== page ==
My Paxil Made me Rob a Bank

By Cynthia Hsu, Esq. on January 24, 2012 | Last updated on March 21, 2019

Georgia defendant Feliz Vega Jr. is using a unique defense during his trial. He claims his criminal actions resulted from his anti-depressant medication, Paxil. So the bank robbery that he allegedly committed? He couldn't have formed the requisite criminal intent.

Vega's attorney Peter Johnson plans to call expert witnesses to bolster his legal argument.

Johnson will essentially argue that his client was mentally incompetent at the time.

Vega is accused of robbing a Bank of America in 2010. He allegedly entered the bank donning batting gloves, a ball cap, and a ski mask. He even wielded a paintball gun. He ordered tellers to place cash into "happy birthday" bags.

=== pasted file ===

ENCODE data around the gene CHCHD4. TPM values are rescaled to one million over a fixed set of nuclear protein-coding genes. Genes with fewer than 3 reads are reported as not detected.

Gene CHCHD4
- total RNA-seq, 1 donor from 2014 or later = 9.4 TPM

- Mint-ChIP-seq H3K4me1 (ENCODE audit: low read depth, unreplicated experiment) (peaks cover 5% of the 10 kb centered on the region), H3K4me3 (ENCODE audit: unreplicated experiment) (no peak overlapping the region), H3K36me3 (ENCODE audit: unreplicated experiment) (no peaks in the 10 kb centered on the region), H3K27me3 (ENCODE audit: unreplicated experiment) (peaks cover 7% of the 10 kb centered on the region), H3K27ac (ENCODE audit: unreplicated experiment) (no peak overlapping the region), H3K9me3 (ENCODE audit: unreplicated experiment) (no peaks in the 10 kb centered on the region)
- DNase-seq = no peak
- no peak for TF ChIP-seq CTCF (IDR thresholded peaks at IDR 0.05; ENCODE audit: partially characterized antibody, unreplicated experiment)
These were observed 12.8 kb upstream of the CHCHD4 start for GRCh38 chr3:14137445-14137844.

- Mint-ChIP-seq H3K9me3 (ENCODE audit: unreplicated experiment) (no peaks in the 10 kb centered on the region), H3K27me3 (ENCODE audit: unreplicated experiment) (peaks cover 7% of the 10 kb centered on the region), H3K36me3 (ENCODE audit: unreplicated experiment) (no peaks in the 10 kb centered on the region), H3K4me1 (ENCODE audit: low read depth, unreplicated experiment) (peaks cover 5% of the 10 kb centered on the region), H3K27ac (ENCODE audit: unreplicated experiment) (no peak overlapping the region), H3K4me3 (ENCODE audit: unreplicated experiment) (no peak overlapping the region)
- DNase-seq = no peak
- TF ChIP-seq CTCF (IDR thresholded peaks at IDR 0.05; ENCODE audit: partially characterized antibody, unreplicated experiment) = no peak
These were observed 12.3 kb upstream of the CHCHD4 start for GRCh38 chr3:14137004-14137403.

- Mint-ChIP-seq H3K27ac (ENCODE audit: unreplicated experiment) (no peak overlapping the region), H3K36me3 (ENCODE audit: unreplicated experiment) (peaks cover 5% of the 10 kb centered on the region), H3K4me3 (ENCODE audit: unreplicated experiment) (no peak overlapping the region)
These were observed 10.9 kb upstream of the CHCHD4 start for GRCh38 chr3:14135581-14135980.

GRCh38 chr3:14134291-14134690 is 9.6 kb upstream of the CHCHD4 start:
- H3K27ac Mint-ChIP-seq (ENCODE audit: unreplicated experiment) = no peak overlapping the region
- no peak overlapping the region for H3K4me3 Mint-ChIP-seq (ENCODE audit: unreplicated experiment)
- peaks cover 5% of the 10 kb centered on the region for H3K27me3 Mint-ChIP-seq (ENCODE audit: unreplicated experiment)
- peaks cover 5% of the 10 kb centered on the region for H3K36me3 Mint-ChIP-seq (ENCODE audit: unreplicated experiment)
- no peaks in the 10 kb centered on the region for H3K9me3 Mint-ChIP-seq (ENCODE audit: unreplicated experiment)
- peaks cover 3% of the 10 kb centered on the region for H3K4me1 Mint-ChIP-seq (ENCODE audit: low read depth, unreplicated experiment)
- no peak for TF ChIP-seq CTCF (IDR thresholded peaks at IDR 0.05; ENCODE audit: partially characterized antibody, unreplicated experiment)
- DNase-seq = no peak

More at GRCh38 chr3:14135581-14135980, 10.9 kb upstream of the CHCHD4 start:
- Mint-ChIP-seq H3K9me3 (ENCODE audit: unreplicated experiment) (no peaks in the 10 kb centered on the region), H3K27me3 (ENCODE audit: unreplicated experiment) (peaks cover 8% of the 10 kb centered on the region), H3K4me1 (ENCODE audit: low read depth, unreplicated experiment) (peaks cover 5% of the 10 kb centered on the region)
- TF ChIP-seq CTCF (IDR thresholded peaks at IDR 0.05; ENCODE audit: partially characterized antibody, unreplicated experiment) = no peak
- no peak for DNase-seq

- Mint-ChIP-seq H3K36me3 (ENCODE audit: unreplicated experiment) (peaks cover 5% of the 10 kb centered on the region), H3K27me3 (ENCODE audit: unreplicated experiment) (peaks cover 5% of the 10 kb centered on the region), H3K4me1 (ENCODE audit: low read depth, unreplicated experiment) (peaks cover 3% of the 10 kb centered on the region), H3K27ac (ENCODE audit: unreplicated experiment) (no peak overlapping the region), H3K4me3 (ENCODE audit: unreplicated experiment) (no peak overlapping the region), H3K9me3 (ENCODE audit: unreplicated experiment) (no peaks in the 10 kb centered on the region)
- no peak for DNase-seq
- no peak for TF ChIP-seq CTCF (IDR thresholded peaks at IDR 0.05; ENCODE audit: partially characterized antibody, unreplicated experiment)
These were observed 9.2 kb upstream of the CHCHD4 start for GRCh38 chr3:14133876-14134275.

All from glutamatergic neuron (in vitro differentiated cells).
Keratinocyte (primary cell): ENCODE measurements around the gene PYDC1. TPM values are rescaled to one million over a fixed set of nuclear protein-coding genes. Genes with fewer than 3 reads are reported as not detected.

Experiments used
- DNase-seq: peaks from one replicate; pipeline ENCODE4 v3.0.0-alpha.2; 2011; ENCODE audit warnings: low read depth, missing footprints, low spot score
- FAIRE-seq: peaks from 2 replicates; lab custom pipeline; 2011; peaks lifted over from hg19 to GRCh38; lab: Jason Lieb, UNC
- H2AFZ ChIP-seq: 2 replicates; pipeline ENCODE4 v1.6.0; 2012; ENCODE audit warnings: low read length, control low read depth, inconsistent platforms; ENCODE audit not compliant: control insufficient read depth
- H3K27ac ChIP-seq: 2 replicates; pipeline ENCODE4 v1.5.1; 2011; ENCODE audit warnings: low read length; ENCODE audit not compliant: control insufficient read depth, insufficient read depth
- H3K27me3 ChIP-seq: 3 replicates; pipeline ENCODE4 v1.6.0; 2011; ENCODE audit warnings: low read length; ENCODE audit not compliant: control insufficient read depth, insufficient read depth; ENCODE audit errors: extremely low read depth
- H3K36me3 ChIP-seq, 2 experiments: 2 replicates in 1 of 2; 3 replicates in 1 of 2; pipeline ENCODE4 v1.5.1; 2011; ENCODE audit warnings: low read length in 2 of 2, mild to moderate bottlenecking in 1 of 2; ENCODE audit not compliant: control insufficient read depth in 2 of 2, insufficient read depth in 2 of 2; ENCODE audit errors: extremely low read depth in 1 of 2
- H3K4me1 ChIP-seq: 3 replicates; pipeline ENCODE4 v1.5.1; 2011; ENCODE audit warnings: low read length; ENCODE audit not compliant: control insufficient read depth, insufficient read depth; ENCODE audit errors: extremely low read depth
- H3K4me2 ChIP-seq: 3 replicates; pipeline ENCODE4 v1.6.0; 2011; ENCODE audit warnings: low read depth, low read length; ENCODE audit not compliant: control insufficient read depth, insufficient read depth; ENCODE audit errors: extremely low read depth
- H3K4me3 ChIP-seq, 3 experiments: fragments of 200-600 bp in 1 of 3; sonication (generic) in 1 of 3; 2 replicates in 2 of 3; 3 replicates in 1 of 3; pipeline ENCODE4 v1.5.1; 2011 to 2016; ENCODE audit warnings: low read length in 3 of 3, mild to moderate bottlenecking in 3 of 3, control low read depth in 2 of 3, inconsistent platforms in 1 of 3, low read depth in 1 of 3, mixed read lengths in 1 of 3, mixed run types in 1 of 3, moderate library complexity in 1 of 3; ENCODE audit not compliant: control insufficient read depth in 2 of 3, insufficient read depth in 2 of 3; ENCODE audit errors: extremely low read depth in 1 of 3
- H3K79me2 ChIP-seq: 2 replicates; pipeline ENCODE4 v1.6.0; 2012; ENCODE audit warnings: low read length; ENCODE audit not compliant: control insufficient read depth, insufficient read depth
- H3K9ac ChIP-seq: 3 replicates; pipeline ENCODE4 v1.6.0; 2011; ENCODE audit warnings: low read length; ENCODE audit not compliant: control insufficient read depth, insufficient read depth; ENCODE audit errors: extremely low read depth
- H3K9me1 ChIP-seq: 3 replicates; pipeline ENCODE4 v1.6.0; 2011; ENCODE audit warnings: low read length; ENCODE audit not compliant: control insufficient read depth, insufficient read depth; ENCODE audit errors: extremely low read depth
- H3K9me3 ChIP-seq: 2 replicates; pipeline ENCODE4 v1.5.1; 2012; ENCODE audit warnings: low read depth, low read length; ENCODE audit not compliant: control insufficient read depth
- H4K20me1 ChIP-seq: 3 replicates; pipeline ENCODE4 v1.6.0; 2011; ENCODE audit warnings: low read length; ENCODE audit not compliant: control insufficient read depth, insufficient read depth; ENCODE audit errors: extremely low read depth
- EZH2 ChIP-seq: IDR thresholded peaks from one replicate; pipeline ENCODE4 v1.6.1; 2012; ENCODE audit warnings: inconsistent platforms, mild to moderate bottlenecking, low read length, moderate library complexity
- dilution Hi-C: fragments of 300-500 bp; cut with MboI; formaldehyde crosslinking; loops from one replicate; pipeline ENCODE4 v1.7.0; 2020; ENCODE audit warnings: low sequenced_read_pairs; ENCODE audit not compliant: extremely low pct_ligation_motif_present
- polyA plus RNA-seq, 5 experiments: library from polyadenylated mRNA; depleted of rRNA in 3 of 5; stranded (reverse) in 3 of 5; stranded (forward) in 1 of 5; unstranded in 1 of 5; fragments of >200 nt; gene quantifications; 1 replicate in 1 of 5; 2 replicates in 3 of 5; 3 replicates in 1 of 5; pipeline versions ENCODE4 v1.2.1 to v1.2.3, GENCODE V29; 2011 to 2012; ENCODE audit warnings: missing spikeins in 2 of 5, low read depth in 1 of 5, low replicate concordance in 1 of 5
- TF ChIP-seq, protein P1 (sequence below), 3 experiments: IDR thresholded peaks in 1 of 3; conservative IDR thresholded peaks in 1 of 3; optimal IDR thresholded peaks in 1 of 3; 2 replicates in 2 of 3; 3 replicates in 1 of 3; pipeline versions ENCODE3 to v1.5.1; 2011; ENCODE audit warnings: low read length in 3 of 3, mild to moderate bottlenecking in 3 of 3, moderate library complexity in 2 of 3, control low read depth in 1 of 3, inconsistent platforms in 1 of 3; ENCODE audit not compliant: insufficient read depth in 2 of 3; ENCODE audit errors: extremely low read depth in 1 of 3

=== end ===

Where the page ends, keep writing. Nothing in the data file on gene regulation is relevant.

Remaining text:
He left the bank with $12,000. But his payday was short-lived. Police caught up with him shortly after using a satellite tracking device that a teller placed into one of his bags. Vega led the police on a chase until he crashed into a fence and another car, reports The Augusta Chronicle.

The "Paxil defense" is something that Assistant District Attorney Hank Syms is unfamiliar with. Syms did indicate that about a third of defendants who plead guilty claim they were under the effects of some sort of medicine.

It's not that uncommon for defendants to assert these types of defenses. An accused suspect's ability to form the required mens rea is important to the crime. Some crimes require specific mental states. For example, first-degree murder may require "intentional" actions by the accused.

This difference is crucial. And in certain circumstances if a defendant is unable to form the right mens rea they cannot be convicted. A defendant's mental state is often an element of the crime. So Feliz Vega Jr.'s "Paxil" bank robbery defense could work -- if proven.

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